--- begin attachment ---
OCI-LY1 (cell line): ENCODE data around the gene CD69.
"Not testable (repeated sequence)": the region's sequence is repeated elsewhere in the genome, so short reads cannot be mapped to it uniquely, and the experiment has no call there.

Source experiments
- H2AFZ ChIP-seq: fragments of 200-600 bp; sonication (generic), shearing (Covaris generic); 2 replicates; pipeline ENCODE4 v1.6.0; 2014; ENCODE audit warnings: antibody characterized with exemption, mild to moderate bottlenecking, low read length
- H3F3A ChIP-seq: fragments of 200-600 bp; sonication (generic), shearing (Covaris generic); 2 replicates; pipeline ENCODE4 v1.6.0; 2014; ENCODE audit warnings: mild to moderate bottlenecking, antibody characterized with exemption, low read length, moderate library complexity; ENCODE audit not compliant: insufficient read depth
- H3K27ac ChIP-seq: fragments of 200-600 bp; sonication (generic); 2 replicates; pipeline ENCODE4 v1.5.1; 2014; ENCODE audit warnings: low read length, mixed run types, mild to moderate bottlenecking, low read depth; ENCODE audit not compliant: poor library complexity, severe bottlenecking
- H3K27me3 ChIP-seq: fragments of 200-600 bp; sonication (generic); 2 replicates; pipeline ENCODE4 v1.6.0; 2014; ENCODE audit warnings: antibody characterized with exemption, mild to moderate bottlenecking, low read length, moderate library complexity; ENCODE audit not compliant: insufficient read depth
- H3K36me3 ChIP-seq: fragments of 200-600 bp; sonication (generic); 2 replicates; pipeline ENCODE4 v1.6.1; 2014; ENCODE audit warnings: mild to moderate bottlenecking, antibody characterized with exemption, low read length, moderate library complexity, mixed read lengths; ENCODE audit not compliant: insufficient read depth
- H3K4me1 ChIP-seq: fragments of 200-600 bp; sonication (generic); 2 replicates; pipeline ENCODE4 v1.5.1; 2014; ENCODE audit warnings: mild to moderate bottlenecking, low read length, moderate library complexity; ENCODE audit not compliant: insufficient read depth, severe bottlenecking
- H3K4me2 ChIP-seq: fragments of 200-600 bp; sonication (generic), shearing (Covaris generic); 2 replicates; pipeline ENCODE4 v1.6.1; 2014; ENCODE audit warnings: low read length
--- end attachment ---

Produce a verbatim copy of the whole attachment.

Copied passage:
OCI-LY1 (cell line): ENCODE data around the gene CD69.
"Not testable (repeated sequence)": the region's sequence is repeated elsewhere in the genome, so short reads cannot be mapped to it uniquely, and the experiment has no call there.

Source experiments
- H2AFZ ChIP-seq: fragments of 200-600 bp; sonication (generic), shearing (Covaris generic); 2 replicates; pipeline ENCODE4 v1.6.0; 2014; ENCODE audit warnings: antibody characterized with exemption, mild to moderate bottlenecking, low read length
- H3F3A ChIP-seq: fragments of 200-600 bp; sonication (generic), shearing (Covaris generic); 2 replicates; pipeline ENCODE4 v1.6.0; 2014; ENCODE audit warnings: mild to moderate bottlenecking, antibody characterized with exemption, low read length, moderate library complexity; ENCODE audit not compliant: insufficient read depth
- H3K27ac ChIP-seq: fragments of 200-600 bp; sonication (generic); 2 replicates; pipeline ENCODE4 v1.5.1; 2014; ENCODE audit warnings: low read length, mixed run types, mild to moderate bottlenecking, low read depth; ENCODE audit not compliant: poor library complexity, severe bottlenecking
- H3K27me3 ChIP-seq: fragments of 200-600 bp; sonication (generic); 2 replicates; pipeline ENCODE4 v1.6.0; 2014; ENCODE audit warnings: antibody characterized with exemption, mild to moderate bottlenecking, low read length, moderate library complexity; ENCODE audit not compliant: insufficient read depth
- H3K36me3 ChIP-seq: fragments of 200-600 bp; sonication (generic); 2 replicates; pipeline ENCODE4 v1.6.1; 2014; ENCODE audit warnings: mild to moderate bottlenecking, antibody characterized with exemption, low read length, moderate library complexity, mixed read lengths; ENCODE audit not compliant: insufficient read depth
- H3K4me1 ChIP-seq: fragments of 200-600 bp; sonication (generic); 2 replicates; pipeline ENCODE4 v1.5.1; 2014; ENCODE audit warnings: mild to moderate bottlenecking, low read length, moderate library complexity; ENCODE audit not compliant: insufficient read depth, severe bottlenecking
- H3K4me2 ChIP-seq: fragments of 200-600 bp; sonication (generic), shearing (Covaris generic); 2 replicates; pipeline ENCODE4 v1.6.1; 2014; ENCODE audit warnings: low read length